Each year millions of taxpayers overlook money saving deductions and credits resulting in overpaying their taxes. Here are eight tips so you won’t become one of the statistics.
Section 179 Deduction. If you own a small or midsize business and acquired assets for your business in 2011, you may be eligible to deduct up to $500,000. For more information about this deduction, you can read our recent post “End of Year Tax Tips” as well as the IRS publication “Bonus Depreciation and Increased Section 179 Deduction under the American Recovery and Reinvestment Act”.
Reinvested Dividends. Although this isn’t a deduction or tax credit, according to Kiplinger this is an “important subtraction that can save you a bundle.” If your mutual fund dividends are automatically used to buy extra shares, your tax basis in the fund is increased with each new reinvestment. Kiplinger advises that investors be careful not to forget including the reinvested dividends in your tax basis—failing to do so may result in double taxation of the dividends.
Additional Bonus Depreciation. If you are a business owner, don’t forget you can write off 100%of qualifying new (not used) assets—including most software, vehicles, and equipment in general.
American Opportunity Credit. Do you have a child in college? Then don’t forget to claim the higher education tax credits. Under the credit, taxpayers can get a reduction in their tax bill of up to $2500 per student provided the tax filers have an adjusted gross incomes of less than $80,000 a year (if single) or $160,000 (if they file jointly). An eligible family with two kids in college could get a tax credit of $5,000. Best part about the credit is that it covers all four years of college. In order to get the credit, you will need to fill out IRS form 8863.The tax credit is set to expire at the end of 2012.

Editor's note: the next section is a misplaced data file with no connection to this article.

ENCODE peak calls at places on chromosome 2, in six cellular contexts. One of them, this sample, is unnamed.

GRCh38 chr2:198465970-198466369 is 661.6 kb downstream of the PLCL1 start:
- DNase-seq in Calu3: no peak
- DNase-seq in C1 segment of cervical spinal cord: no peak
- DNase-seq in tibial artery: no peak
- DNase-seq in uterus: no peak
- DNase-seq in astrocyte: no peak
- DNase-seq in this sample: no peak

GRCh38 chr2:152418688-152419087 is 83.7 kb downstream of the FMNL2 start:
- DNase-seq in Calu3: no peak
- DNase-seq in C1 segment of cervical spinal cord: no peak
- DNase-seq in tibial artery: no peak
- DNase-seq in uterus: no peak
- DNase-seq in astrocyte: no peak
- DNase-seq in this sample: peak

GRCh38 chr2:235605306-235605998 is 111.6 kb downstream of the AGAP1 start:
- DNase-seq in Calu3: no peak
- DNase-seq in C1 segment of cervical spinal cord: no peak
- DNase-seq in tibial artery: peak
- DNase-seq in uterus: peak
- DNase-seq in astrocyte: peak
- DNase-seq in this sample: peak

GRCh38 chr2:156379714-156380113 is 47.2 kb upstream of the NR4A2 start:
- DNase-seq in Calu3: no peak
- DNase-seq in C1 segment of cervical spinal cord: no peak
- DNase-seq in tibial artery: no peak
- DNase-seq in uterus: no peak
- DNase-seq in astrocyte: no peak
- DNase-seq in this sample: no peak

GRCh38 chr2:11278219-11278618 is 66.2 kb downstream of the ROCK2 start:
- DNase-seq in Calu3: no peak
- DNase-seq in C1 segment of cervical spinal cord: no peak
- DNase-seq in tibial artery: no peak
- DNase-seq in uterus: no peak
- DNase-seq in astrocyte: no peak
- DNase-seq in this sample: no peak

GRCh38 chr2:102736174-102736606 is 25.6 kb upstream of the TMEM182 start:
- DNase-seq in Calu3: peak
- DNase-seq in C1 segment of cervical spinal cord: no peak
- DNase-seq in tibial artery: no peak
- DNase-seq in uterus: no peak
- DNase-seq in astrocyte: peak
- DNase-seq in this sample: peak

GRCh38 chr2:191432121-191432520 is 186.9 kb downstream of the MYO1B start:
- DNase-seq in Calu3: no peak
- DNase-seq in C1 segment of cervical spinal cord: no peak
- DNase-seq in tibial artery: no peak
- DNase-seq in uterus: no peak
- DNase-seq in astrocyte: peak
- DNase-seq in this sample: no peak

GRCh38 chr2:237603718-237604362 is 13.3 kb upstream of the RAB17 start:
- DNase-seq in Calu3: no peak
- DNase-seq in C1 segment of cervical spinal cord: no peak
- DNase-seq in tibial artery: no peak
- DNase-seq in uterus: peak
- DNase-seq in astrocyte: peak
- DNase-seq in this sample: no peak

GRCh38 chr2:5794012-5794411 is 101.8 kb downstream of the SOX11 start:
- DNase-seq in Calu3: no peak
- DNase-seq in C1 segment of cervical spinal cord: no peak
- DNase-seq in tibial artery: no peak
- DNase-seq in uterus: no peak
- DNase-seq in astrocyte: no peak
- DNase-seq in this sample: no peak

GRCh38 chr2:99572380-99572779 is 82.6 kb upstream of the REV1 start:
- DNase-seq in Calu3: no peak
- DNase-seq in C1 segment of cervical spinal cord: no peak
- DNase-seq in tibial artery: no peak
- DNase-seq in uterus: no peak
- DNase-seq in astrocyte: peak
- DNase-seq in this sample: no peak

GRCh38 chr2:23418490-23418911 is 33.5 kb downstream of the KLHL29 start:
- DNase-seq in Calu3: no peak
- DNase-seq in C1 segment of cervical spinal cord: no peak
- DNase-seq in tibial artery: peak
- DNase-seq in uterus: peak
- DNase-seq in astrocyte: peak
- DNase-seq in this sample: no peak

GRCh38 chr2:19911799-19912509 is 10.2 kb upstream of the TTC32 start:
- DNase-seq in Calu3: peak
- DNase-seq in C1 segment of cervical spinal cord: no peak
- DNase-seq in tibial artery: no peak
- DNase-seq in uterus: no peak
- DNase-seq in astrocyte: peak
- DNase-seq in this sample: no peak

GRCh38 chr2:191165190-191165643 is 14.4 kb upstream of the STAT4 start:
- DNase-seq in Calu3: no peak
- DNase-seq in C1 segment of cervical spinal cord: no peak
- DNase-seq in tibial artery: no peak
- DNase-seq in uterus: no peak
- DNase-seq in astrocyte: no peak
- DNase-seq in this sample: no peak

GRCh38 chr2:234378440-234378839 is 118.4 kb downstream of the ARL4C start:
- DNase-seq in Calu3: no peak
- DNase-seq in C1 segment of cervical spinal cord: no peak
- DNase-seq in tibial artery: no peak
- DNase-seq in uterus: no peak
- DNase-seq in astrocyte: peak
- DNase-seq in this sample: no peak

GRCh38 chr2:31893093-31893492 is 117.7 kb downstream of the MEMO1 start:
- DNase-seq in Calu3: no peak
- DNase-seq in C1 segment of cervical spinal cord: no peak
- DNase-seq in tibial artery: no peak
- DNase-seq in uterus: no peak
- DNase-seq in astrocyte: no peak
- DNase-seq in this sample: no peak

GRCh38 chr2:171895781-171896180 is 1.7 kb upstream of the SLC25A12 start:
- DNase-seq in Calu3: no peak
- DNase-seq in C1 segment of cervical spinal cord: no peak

Student Loan Interest. If you are paying back your child’s student loan, and your child is no longer a dependent, your child is eligible to deduct up to $2500 of student loan interest you paid. However, parents can’t claim the interest deduction since they are not liable for the student loan debt.
Medicare Premiums for Self Employed. If you own your own business and are qualified for Medicare, you can deduct the premiums for Medicare Part B and Medicare Part D as well as supplemental Medicare (medigap) policies. According to Kiplinger, “you can’t claim this deduction if you are eligible to be covered under an employer-subsidized health plan offered by your employer.”
Retirement Accounts. Taxpayers have till April 17, 2012 to set up a new IRA or add to an existing IRA and have it count for your 2011 tax return.
Small Business Health Care Tax Credit. Small businesses that pay at least half of your employees’ health insurance premiums may be eligible for a tax credit of up to 35 percent of the premiums paid. You can find more information at the IRS web site.